Terry asks how Vincent got started in the meat business and he tells her of the days when they couldn’t afford an icebox, and Granny would smoke anything she could catch – chickens, rabbits, frogs. One day, she asked Vincent to do something about an annoying dog who was barking, and that dog ended up smoked too. Did Granny know she was eating a dog, asks Terry, now repulsed, although she has just been enjoying Vincent’s smoked “ham”. Vincent replies:

Why Granny never put any distinctions on any of God’s creatures. She always used to say [Ida and Bruce join in the chant] MEAT’S MEAT, AND A MAN’S GOTTA EAT!

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Ida doesn’t like the wheezing and hissing noises the captives make as they try to talk without vocal chords. Vincent replies “They’re good animals! Not like taking care of chickens, or hogs.” Ida asks: “Vincent, do you think in the years to come people will appreciate us for what we’re doing here?” She goes on “Somebody’s gotta take a little responsibility for the planet!” Vincent and Ida are also ecologists, performing a valuable service by combating the scourge of human overpopulation.

The action is interspersed with the seemingly continuous telecast of a televangelist on the TV. Also with cannibal puns: as the swingers get ready for what they expect will be a wild evening (it will, but not quite as they hoped), Ida tells them “you look good enough to eat”. And the final credits roll to the Kregg Nance song “You’re eating out my heart and soul”.

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People certainly don’t like the idea of cannibalism, but they usually find it hard to articulate what is wrong with it, compared to eating other “critters”. For most, it is enough to say it is taboo, but that really begs the question. The genius of this film is that Vincent is not the usual psychotic serial killer type of cannibal. He is good humoured, kind, and has a strong sense of morality, seen in his choice of religious programs, as well as his shock when Terry comes on to him – he recoils, saying “we should be married first”.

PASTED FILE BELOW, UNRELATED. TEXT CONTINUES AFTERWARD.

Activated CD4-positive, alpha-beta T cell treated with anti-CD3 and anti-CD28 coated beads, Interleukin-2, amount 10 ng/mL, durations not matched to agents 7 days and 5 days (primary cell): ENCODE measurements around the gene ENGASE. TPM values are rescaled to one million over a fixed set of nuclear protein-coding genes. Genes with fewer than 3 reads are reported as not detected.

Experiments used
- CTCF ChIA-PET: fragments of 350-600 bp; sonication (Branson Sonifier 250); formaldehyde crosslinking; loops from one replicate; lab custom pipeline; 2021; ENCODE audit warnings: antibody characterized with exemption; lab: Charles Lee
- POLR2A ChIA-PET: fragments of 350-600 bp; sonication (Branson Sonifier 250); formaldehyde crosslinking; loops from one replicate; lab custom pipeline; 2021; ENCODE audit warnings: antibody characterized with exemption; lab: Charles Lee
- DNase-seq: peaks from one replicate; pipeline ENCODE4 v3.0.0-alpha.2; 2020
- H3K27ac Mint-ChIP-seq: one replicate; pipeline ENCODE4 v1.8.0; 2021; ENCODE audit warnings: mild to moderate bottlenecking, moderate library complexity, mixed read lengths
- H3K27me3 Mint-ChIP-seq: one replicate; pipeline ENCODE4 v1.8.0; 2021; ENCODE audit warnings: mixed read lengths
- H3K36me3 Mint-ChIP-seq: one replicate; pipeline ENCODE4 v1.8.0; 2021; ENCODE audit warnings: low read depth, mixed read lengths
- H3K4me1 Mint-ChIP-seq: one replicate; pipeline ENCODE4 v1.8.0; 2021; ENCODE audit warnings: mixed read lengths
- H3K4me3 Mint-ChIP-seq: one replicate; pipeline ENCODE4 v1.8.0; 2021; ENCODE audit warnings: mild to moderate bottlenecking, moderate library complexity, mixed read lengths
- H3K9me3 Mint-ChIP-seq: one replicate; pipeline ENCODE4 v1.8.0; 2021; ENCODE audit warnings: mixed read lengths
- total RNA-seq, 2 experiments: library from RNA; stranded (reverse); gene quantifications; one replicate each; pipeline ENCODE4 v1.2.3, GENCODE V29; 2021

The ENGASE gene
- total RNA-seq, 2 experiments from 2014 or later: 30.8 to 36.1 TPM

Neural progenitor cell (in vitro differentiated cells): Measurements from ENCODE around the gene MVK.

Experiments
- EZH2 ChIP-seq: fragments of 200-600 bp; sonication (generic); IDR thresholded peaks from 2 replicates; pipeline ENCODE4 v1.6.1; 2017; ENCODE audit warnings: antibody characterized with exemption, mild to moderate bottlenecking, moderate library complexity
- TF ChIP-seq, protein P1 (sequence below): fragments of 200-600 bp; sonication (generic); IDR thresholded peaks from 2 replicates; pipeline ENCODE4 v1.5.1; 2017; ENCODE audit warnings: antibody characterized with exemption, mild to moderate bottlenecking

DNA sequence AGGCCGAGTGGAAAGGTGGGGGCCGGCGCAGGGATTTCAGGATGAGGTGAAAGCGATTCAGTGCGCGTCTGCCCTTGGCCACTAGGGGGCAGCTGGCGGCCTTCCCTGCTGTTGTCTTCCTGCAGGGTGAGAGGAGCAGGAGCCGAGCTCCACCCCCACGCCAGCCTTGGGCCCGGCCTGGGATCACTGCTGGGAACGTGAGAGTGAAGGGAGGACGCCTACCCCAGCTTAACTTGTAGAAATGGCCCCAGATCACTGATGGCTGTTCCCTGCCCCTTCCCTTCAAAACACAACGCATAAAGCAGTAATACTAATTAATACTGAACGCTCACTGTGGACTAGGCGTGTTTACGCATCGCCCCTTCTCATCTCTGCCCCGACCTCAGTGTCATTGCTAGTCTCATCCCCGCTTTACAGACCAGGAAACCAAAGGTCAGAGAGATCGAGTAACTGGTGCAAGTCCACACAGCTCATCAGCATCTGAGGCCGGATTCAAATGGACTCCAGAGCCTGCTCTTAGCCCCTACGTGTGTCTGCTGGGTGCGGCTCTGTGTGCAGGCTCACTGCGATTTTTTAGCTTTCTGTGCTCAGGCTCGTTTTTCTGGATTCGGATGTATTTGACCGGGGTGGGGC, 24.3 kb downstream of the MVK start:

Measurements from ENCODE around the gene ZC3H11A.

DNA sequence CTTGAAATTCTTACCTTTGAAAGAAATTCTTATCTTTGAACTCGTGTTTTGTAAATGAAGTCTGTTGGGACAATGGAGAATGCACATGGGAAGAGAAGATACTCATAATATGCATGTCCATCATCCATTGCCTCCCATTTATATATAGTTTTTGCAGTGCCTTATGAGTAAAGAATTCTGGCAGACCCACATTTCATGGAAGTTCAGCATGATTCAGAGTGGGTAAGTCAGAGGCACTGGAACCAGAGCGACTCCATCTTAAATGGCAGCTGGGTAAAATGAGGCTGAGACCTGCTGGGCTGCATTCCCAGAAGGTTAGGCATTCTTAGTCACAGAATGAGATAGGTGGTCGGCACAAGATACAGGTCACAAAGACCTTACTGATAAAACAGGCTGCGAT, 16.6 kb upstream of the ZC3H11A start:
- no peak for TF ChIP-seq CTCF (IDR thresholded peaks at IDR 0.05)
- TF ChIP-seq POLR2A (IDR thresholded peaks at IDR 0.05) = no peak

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Well, they are going to get married, by none other than the local pastor, played by the legendary Wolfman Jack, a gravelly voiced DJ of the golden age of Rock.

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Ida drugs Terry, so that she and Vincent can go prepare the meat for the wedding feast. Vincent insists on offering his victims a humane death – he believes that “no animal should ever suffer any unnecessary pain”. Well, we nearly all believe that! Just a question of semantics – define ‘animal’. Define ‘pain’. And define ‘unnecessary’.

Anyway, Bruce is royally pissed off and starts looking for evidence against Vincent, and the “animals” start digging themselves out and staggering about in a scene reminiscent of just about every zombie movie.

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Terry finds out the truth, but it’s her version (what else could it be?) As far as Vincent is concerned, he is just preparing the wedding feast. He says:

Haven’t you ever cleaned a fish? There’s nothing cruel in what I’m doing here. I treat most of my stock better than farmers treat their animals. I don’t feed them chemicals or hormones. When you consider the way the world is today, there’s no question I’m doing a lot of them a big favour.

Terry ask him what right he has to play God. Vincent denies that is what he is doing.

I’m just helping out. There’s too many people in the world and not enough food. This takes care of both problems at the same time.

And that’s Vincent’s truth. And there is some truth in it.

The climax is the two brothers battling it out with chainsaws (a Texas Chain Saw reference) while Vincent wears a pig’s head on his head, which would not help his visual acuity much, but takes us to all sorts of interesting tropes, such as Animal Farm. The shock ending: as Vincent dies, he admits to his whole life being a lie, to being the biggest hypocrite of them all. Why?

My meat. I used – preservatives!

The film received a respectable 70% fresh on Rotten Tomatoes. The reviews range from “a rather well-executed dark comedy” to “tasteless, gruesomely awkward and moronic.” I liked it because it ticked all the boxes in my quest to understand cannibalism’s undermining of anthropocentrism. And Rory Calhoun is terrific – or as Montgomery Burns would say: